Century of learning

Since the mid-19th century to the Millennium, the University has made world-changing breakthroughs in medicine, science and engineering; it has championed excellence in the arts, impacted on government policy and made significant investments in campus facilities. Birmingham's global profile expanded greatly during this era, launching it into the arena of the top-100 universities in the world. 

Here are some of the key moments in the years 1951 to 2000, which included the addition of three more Nobel Prize winners.  

Date

Fact

1951 The Shakespeare Institute is established in Stratford-upon-Avon, a centre of excellence for the study of Shakespeare's work and life.
1960 Sir Peter Medawar is awarded the Nobel Prize in Physiology or Medicine for his pioneering work in transplant surgery.
1960 After groundbreaking research at Birmingham, the first heart pacemaker is fitted by surgeons at the Queen Elizabeth Hospital.
1962 Professor Maurice Wilkins was awarded the Nobel Prize in Physiology or Medicine for his contribution to the discovery of DNA.
1968 Professor Charlotte Anderson demonstrates the role of gluten fraction of wheat in Coeliac Disease, leading to the introduction of gluten-free diets.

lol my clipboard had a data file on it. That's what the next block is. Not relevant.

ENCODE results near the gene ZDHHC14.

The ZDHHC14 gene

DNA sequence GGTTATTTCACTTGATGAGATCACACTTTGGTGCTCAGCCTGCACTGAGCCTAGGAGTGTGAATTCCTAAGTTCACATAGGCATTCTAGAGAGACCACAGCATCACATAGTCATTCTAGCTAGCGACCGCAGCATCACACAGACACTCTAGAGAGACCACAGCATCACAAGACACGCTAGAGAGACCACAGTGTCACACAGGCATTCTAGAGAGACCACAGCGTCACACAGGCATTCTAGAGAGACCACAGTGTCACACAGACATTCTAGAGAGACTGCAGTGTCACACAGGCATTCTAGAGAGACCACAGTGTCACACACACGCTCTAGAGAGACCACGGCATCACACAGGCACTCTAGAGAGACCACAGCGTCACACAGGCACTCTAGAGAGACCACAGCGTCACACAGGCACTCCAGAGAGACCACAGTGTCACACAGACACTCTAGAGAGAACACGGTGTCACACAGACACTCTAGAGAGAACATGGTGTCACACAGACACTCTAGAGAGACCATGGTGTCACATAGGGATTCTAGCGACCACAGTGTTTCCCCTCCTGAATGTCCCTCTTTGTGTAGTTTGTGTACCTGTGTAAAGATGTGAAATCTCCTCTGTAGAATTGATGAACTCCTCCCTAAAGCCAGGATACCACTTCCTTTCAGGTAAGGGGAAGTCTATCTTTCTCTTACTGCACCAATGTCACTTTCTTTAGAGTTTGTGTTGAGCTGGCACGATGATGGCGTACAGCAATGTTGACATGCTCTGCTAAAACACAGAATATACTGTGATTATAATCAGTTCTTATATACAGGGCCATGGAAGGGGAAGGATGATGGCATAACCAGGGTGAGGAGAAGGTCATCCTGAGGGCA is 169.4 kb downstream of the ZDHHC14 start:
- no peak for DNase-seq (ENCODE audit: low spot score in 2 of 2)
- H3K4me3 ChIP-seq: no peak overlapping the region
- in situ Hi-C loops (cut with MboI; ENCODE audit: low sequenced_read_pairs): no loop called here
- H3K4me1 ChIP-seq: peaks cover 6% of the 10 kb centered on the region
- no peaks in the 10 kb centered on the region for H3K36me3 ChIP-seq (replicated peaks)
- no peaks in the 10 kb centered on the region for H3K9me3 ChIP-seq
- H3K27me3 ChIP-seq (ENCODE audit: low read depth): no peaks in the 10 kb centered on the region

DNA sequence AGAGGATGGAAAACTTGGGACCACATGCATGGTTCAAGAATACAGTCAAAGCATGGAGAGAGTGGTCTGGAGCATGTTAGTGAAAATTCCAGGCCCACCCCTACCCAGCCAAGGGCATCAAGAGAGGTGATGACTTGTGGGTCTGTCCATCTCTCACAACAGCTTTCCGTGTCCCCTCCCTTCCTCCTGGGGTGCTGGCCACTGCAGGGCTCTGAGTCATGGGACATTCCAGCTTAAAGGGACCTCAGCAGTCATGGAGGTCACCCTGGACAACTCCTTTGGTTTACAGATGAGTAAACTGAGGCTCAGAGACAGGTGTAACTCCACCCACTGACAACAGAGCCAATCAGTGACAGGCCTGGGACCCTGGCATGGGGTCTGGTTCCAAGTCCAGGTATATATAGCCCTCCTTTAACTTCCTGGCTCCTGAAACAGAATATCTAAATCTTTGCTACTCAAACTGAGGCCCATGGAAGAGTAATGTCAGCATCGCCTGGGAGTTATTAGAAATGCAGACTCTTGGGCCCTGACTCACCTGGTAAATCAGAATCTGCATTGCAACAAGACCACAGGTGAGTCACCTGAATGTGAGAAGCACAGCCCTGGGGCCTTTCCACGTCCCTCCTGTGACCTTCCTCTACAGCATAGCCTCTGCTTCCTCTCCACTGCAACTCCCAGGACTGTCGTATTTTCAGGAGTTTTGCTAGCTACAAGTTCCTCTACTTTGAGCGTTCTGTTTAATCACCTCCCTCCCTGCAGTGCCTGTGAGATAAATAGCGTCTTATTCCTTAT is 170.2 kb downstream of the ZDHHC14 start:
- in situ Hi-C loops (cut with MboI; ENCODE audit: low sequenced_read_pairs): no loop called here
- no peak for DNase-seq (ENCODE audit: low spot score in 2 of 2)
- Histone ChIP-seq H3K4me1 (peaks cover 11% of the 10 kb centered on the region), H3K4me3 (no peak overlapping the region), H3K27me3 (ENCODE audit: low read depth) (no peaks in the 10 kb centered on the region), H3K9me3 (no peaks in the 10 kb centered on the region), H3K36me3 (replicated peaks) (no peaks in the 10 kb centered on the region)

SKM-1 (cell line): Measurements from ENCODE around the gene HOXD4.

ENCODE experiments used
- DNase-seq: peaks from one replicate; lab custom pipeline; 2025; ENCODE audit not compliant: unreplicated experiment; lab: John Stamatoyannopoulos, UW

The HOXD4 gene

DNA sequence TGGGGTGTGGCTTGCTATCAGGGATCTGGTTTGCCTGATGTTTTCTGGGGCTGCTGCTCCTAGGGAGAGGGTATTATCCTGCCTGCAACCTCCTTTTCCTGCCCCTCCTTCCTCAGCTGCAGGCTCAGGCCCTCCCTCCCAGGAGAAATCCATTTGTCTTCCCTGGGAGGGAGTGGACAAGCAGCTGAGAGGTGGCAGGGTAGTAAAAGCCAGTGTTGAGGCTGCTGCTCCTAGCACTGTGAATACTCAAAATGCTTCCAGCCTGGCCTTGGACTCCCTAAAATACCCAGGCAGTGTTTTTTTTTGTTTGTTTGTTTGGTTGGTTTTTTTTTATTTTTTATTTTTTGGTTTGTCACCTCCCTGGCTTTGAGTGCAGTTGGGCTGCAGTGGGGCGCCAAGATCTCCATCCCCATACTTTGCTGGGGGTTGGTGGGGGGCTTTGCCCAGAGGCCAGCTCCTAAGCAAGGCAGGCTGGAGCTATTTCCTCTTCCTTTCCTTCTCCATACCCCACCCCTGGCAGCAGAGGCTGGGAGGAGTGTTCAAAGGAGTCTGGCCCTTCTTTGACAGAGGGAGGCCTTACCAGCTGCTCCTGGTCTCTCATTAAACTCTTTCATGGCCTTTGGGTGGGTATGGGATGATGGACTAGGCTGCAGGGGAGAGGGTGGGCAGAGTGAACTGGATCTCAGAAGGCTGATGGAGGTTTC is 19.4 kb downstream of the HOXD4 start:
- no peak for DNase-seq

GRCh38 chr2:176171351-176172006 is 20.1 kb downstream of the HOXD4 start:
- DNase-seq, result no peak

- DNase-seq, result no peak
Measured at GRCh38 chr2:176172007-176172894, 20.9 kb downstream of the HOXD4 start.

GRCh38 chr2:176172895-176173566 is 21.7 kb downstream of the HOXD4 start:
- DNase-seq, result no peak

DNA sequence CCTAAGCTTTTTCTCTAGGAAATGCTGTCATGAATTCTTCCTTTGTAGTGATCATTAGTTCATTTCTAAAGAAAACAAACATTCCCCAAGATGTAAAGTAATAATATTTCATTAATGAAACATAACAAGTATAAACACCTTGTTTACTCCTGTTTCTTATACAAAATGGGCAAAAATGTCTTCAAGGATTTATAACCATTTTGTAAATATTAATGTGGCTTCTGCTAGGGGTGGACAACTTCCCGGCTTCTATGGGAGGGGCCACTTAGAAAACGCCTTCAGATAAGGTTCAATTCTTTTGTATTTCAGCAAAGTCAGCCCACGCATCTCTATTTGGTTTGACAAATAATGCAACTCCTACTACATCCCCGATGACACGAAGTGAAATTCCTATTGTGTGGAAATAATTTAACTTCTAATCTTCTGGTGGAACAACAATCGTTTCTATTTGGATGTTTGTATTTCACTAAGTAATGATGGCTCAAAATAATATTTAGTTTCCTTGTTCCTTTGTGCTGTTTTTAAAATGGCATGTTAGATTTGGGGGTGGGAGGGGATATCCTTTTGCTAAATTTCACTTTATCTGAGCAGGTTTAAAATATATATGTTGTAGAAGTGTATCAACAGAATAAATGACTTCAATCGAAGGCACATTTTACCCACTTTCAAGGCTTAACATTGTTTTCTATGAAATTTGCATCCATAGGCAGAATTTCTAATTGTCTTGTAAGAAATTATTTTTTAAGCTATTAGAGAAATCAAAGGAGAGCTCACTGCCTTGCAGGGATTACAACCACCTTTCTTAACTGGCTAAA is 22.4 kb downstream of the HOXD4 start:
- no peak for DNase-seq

1972 The University begins construction of the Raymond Priestly Centre, for outdoor pursuits and field studies, on Coniston Water in the Lake District.
1973 The University railway station was opened: Birmingham is the only university in Great Britain to have it's own railway station named 'University'. 
1973 The University spin out company, Alta Biosciences was founded; today it is recognised as being a leading manufacturing laboratory.
1982 Sir John Vane is awarded the Nobel Prize for Medicine for his work with aspirin and related painkillers.
1982 The Birmingham ElectroAcoustic Sound theatre (BEAST) is founded by Professor Jonty Harrison.
1982 The Ironbridge Institute offers postgraduate courses in Industrial Archaeology and later in Heritage Management.
1985 The Astrophysics and Space Research Group develop and manufacture the X-ray telescope used on board the space shuttle Challenger.
1990 The University offers Britain’s first ever course in Playwriting.
1997 Birmingham becomes a member of Universitas 21 (U21): in 2002, Birmingham is home to the new, centralised U21 Secretariat. U21 is an organisation of global research intensive universities.
1998 The University becomes one of the first universities in Europe to be awarded the prestigious Jean Monnet Centre of Excellence title; this was reaffirmed in 2006.
2000 Birmingham celebrates its centenary and prominent modern artist Eduardo Paolozzi donates his sculpture 'Faraday' to the University as a gift.